Whenever you buy lunchmeat at a supermarket deli, the Illinois Department of Agriculture’s Bureau of Weights and Measures makes sure you get exactly what you pay for. The same holds true at the gas pumps.
“Our bureau of 26 field members and four office staffers inspect 134,000 weights and measurement devices each year, including all scales ranging from those found on delicatessen counters to the huge weigh-station scales that police use on the interstates for large trucks,” says Doug Rathbun, chief of the IDOA Bureau of Weights and Measures. “We also check gas pumps to make sure that when a customer pumps 15 or 20 gallons into their vehicle, they get precisely 15 or 20 gallons. By law, the bureau is required to inspect every scale and gas pump in Illinois at least once every year.”
Rathbun says stores and gas stations are not given any advance warning when they are about to be inspected. “We just show up,” he says. “The businesses are expected to always dispense the correct amount of fuel, or weigh their commodities appropriately. If not, they face hefty fines and potential closure.”
Mike Rockford, state metrologist for the Bureau of Weights and Measures, oversees the Standards Laboratory in Springfield where the exact calibrations for mass (weight) and volume (measures) are set. “Not only do we make sure that the customer is getting what they pay for, but we also protect the people selling the products, making sure they aren’t giving away too much,” he says.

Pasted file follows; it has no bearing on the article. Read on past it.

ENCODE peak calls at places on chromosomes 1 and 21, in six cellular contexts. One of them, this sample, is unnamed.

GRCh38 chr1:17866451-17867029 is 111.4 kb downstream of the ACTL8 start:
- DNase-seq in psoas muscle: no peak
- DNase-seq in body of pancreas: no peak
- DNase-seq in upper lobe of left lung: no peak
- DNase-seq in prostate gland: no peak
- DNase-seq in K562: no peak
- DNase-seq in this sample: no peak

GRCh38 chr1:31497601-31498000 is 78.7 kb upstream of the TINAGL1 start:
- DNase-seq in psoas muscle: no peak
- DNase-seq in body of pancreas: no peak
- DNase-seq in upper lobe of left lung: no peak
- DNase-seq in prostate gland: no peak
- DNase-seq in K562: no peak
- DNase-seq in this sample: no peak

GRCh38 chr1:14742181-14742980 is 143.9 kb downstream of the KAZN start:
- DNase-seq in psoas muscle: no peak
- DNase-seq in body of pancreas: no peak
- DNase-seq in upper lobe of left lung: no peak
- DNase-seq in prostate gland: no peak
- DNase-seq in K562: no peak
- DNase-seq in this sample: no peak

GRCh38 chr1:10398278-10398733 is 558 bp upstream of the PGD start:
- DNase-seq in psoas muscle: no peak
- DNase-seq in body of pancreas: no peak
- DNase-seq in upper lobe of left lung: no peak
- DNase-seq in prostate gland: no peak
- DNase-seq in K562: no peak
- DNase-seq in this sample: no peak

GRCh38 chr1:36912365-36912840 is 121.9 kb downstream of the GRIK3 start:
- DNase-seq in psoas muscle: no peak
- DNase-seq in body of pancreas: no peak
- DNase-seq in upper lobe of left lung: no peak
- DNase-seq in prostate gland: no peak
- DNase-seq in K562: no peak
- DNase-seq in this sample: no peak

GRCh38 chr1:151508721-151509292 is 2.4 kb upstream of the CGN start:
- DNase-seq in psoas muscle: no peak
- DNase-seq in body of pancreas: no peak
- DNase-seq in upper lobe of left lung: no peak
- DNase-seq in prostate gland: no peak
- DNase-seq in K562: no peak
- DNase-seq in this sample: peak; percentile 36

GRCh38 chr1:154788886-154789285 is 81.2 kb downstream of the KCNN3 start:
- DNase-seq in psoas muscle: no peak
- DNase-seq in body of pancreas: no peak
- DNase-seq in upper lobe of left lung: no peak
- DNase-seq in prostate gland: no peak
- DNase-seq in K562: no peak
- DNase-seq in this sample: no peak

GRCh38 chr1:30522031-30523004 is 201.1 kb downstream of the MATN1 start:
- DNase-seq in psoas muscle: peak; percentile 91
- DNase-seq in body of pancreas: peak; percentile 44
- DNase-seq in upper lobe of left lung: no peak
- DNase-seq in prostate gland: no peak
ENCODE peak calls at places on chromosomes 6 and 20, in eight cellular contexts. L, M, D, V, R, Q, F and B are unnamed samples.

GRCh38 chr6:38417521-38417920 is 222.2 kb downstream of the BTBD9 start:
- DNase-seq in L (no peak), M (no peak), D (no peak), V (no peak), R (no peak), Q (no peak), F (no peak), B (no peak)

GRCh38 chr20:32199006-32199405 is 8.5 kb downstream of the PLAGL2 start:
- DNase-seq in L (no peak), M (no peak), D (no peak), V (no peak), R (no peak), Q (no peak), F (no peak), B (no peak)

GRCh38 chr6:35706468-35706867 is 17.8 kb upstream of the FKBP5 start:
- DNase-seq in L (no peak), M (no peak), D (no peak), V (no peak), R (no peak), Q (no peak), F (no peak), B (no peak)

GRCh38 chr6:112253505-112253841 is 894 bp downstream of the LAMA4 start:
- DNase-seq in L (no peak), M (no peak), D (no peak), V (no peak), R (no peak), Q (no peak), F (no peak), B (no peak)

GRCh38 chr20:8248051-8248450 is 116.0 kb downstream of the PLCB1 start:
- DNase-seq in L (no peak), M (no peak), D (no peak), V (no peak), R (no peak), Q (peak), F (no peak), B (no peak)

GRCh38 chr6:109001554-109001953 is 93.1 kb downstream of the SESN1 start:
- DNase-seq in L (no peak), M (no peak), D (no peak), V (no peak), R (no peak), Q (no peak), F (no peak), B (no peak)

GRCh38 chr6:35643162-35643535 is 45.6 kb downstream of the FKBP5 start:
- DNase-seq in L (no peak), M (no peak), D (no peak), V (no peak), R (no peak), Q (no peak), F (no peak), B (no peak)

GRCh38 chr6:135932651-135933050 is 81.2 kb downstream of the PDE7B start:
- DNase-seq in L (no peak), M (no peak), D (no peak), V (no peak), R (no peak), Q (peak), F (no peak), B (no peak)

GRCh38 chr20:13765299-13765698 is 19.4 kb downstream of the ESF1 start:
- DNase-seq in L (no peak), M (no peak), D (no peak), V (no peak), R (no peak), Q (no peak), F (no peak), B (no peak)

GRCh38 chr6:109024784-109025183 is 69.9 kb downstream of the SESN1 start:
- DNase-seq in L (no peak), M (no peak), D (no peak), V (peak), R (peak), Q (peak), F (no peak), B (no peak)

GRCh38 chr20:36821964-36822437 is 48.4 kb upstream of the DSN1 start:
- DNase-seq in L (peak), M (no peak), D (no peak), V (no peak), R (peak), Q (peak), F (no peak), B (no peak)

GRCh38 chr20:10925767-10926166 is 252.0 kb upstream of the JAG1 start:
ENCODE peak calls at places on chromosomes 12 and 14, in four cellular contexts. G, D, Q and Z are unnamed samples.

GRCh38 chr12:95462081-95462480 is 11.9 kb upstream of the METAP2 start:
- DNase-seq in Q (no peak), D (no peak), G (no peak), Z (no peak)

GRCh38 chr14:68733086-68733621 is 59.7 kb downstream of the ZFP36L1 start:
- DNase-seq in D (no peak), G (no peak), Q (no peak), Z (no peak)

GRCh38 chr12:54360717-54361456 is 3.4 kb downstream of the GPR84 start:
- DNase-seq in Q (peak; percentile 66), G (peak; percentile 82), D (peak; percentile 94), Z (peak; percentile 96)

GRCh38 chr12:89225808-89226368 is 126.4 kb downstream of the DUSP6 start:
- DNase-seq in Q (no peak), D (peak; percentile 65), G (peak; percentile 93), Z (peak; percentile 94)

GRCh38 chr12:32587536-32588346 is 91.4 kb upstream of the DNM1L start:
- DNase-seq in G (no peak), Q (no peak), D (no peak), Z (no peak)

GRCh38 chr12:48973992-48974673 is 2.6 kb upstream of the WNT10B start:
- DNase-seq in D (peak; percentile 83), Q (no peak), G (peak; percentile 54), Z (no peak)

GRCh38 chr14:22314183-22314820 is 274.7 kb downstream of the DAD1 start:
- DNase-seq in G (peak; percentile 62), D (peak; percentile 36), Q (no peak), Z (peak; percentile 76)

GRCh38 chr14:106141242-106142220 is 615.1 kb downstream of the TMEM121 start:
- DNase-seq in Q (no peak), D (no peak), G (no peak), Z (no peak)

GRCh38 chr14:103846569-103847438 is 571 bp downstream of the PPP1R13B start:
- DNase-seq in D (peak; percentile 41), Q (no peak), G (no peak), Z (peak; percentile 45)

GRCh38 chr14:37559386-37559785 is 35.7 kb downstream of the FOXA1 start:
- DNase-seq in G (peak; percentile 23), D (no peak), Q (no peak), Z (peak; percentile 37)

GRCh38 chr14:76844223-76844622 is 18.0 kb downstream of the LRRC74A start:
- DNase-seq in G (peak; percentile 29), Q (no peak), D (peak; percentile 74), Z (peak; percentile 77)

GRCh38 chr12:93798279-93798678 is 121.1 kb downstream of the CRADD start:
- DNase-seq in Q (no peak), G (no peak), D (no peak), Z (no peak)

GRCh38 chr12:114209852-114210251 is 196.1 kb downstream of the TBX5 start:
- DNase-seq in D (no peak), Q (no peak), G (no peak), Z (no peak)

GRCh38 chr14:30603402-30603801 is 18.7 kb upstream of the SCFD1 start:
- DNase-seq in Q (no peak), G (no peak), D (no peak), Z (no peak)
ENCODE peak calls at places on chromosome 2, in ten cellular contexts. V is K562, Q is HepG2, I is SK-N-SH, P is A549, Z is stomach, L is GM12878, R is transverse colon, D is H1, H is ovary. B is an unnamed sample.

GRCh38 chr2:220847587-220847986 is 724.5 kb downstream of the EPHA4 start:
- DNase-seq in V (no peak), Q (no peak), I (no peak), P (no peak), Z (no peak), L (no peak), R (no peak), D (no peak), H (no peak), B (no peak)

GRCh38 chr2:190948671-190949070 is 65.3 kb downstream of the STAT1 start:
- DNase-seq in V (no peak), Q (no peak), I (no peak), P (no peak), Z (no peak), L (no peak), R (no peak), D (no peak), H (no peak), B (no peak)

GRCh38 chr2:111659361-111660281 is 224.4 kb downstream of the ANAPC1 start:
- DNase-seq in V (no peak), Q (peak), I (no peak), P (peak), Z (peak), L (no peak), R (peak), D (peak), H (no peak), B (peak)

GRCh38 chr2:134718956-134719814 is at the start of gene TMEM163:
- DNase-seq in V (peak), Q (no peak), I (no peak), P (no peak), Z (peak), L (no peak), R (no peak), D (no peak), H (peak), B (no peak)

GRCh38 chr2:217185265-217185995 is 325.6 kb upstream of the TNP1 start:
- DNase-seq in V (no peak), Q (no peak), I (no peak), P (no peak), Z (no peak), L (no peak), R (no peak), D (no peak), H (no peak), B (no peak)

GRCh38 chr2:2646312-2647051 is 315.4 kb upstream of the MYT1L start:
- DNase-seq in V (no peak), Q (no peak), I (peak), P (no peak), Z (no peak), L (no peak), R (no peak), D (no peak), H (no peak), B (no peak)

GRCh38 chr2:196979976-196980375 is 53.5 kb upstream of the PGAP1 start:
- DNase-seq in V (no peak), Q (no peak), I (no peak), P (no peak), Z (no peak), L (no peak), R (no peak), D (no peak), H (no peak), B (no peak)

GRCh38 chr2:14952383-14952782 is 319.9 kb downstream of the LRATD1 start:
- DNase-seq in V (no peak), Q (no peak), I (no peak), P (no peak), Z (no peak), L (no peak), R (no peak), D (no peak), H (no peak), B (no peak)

Rockford says calibrations for weights at the Standards Laboratory range from 5,000 pounds to 1 milligram, while calculations for volume range from 500 gallons to 1 gallon.
“For example, we have precise one-pound weights that we give our field staff. They will enter a grocery store, place that one-pound weight onto a deli scale, observe the digital readout from the scale, and make sure customers are indeed getting one pound of turkey, ham or corned beef when they order,” he says. “Grain elevators, asphalt plants, livestock auctions – wherever there are public scales, our bureau checks them.”
Rockford says the bureau also performs official weigh-ins that take place at the Illinois State Fair. “That’s so the fair can categorize all the animals into appropriate weight classes prior to judging,” he says. “The cows we document vary in weight from 1,000 to about 1,800 pounds, and we also weigh every lamb, sheep and hog that will be entered into competition.”
Detecting the Unexpected
Rockford adds that the precision scales in the Standards Laboratory are so sensitive that they have actually picked up vibrations from far-away earthquakes and major weather disturbances.
“Our bigger scales, called mass comparators, detected a tsunami in Indonesia as it was happening in 2009, plus we received readouts as an earthquake was occurring in Baja California in 2010,” he says. “We have access to amazing advanced equipment here at the Bureau of Weights and Measures.”